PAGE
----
Khakamada tells that there was a rise at the Bolotnaya Square, when different opposition representatives, leftists (i.e. young communists), nationalists (no matter how strange it sounds), the middle class, and the so called urban creative class, united. They did not like the way the election had been held. They were angered by the fact that Putin and Medvedev switch places and it is some sort of an endless game for two. There was consolidation back then.

“And then this consolidation expired, and the opposition is mixed again,” Khakamada says. “Besides, Udaltsov is under house arrest, Navalny is basically under house arrest too. Liberal democrats, Yabloko, remains of the Union of Right Forces, PARNAS, Nemtsov, Prokhorov – none of them agreed about anything with anyone. And Ryzhkov left PARNAS. So, the situation has not changed. That is why I left. I cannot work constructively without figuring out the relation, who is more liberal, who is more honest, who is less honest, but just change something, considering there was some degree of popularity among the creative class. So far, this was impossible to achieve.”


The sentiments regarding war in Russian society vary greatly. There were such actions as the March for Peace against war, which demonstrated a united position. But there were other cases, when common people supported war. Do Russians want a war? And if so, what is their motivation?

“I can frankly tell you that Russians do not want a war,” Khakamada assures The Day. “That is why an anti-war rally I participated in gathered quite a lot of people, around 50,000. All other aggressive rallies, if you mean those with people wearing read and headed by Kurginian, it is the execution of an ideological order of the state. No attention needs to be paid to it, since it has nothing to do with Russians.”


Khakamada sees no initial conditions for a revolution in Russia: “It is impossible. This is stated by all the experts. And the president should not worry that much. He can leave Ukraine alone after negotiating for it to not join NATO in the future and let it quietly move towards the European Union. He has nothing to be afraid of.” However, in Khakamada’s opinion, “everything will explode in Russia if Russian troops enter Ukraine and a brotherly war starts between two very similar nations. Then the horror can begin, and events will become absolutely unpredictable.”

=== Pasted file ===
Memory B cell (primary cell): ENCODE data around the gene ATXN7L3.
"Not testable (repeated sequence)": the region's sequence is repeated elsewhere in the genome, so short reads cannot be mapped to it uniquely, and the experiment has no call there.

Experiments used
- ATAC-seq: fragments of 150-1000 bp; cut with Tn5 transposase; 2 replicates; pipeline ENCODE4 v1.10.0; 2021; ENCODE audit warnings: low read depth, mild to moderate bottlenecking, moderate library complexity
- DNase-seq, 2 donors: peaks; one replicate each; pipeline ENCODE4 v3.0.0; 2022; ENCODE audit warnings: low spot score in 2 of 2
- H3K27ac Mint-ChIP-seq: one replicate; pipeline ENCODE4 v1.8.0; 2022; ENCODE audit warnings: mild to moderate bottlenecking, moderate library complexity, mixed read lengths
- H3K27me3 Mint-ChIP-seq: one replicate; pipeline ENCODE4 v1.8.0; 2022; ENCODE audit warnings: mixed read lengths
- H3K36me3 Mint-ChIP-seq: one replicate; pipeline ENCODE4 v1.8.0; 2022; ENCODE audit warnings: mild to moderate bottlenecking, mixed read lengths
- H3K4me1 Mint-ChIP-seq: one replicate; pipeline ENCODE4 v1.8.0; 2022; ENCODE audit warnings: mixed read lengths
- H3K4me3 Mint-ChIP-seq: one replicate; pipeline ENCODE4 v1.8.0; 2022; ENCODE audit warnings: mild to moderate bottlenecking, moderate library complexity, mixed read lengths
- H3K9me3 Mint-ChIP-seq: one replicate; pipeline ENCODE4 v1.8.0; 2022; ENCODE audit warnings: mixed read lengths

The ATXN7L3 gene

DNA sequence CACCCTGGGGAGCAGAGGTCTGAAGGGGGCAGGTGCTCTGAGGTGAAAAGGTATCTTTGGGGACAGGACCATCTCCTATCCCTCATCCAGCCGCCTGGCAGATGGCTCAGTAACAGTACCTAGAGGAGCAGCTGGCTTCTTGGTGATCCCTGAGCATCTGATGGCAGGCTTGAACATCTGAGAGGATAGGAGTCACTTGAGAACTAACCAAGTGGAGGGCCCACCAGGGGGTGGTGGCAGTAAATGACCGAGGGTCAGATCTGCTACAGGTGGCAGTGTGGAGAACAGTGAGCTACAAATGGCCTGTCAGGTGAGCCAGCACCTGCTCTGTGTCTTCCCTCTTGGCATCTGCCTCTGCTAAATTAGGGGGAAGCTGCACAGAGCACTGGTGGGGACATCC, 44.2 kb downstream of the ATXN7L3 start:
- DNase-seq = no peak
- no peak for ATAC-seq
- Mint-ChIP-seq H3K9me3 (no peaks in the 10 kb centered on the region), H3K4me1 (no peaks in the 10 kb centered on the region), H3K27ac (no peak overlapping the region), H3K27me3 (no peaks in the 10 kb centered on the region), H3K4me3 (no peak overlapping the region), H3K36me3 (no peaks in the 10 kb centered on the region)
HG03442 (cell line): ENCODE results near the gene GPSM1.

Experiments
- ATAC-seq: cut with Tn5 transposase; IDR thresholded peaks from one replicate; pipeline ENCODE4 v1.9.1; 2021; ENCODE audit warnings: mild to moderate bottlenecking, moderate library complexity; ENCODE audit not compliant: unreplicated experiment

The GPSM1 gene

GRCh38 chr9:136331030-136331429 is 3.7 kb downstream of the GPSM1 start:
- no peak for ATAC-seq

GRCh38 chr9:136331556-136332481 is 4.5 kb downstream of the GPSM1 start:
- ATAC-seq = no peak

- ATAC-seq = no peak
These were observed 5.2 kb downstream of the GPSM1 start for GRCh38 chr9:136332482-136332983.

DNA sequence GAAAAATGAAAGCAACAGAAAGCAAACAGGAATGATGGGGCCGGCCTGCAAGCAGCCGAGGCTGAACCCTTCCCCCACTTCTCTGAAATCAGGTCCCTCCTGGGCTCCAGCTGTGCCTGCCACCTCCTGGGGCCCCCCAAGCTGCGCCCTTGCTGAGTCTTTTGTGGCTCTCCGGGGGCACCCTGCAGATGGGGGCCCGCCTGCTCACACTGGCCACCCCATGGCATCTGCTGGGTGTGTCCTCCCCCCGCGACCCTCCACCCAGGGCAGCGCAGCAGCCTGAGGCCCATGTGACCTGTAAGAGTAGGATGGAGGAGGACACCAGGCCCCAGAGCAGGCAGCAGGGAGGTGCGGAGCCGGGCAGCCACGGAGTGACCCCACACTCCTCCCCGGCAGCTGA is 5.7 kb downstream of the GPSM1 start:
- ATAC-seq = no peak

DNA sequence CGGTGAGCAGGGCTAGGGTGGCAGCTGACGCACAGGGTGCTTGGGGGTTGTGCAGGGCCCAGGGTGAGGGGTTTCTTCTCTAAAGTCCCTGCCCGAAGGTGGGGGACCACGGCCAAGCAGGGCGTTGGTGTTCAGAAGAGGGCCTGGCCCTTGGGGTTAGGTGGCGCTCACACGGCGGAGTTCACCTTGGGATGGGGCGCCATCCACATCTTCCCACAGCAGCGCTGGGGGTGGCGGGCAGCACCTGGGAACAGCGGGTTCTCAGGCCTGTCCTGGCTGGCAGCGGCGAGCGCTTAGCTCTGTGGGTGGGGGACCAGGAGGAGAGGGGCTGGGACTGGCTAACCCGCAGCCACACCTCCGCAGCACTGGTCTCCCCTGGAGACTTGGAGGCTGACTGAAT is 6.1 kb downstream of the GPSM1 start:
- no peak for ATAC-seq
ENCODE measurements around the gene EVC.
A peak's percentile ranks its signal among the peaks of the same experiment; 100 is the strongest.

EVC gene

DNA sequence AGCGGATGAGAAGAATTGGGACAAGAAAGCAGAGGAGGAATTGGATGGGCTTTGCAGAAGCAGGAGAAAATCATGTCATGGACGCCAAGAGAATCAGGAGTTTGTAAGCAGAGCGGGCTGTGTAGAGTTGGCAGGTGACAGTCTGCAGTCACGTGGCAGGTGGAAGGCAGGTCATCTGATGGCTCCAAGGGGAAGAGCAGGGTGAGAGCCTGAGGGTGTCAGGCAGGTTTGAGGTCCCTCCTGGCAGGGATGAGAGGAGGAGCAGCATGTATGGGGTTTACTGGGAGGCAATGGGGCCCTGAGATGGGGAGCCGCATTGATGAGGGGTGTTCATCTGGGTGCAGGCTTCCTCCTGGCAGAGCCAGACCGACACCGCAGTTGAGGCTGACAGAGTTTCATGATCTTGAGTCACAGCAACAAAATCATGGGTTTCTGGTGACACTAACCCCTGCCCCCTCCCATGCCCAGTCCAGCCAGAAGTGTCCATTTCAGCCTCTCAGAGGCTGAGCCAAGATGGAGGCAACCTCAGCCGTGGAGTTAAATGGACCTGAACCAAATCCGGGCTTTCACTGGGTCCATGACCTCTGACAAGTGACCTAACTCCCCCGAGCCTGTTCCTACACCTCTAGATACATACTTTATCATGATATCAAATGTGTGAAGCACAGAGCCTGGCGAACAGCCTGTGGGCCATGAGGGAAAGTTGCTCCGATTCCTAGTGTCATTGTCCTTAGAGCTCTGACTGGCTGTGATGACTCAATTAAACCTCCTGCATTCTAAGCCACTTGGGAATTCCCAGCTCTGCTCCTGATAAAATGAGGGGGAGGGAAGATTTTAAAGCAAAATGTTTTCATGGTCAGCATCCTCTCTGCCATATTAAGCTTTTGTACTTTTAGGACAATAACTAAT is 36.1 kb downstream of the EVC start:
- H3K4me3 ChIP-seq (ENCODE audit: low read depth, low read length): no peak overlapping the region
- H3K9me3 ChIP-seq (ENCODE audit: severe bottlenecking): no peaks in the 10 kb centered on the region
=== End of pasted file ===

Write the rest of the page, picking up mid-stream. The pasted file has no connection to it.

Khakamada thinks the whole Russian nation bears responsibility for Russia’s regress into the past, including the opposition. “Every nation is worth its government. Ukrainians bear responsibility for yanukovyches and the like, and Russians for Putin and the like.”

Khakamada comments the situation mentioned above regarding the “question to Putin” in a following way: “I did not change my view. I wanted Crimea to obtain extensive autonomy and gain its rights. But the whole Crimea sent people like me to hell. And now we face the fact. That is why it was very important for me to bring my opinion to the president for him to stop. A conversation with the president is not a debate, it is not a demonstration of one’s views. He knows my views perfectly well. I was aiming at having him hear. And stop right there. That is all.”

Khakamada has been to Kyiv, Crimea, and eastern Ukraine many times. And perhaps she knows Russians are not discriminated there: “I have always felt perfectly fine in Ukraine.” But she continued to say that the situation was complicated enough and she warned: “I have been to Lviv, Vinnytsia, Dnipropetrovsk, Kharkiv, Kyiv. The situation with the sentiments is very diverse. If it was a small Estonia, it is one thing, but Ukraine is a large country. When Yanukovych escaped, it became clear that Euromaidan won, negotiations with Crimea, South and East should have been started immediately.” But negotiations with who? Criminal gangs and saboteurs? There is no declared war, but the undeclared one has been going on for a long time. Putin lacks zeal to say: “I am going to attack you.” Russia dealt a blow at the moment when the country was at its weakest, without an army, and a revolt at the Crimean parliament took place. It was shut down and surrounded by the “green men,” women and children became a live shield for them, so Alfa could not free the parliament. It is pointless to deny this, because there is evidence.


“If Ukraine claims it has responsible politicians, they should have taken care of negotiations with Crimea right after Maidan instead of prohibiting the Russian language,” Khakamada thinks. In her opinion, it was a terrible mistake. But for some reason, Russians forget that there were three official languages in Crimea. And the language draft law proposed by Iryna Farion was never passed and it had nothing to do with Crimea anyway.

However, “do not forget that Yanukovych is still in Russia and he is interested in winning Donetsk back,” Khakamada warns. “There are oligarchs and presidential candidates who play an obscure role. That is why the strength should be gathered to hold the election and stabilize the situation.” Khakamada says she does not know what is coming next, but “the situation is aggravating.”

Khakamada wishes Ukrainians not to live in a revolutionary mood, not to look for culprits, but to do their best to preserve Ukraine integral even without Crimea. “I wish you victory, peace, and freedom,” Khakamada says at the close of the interview.

By Olesia YAREMCHUK, The Day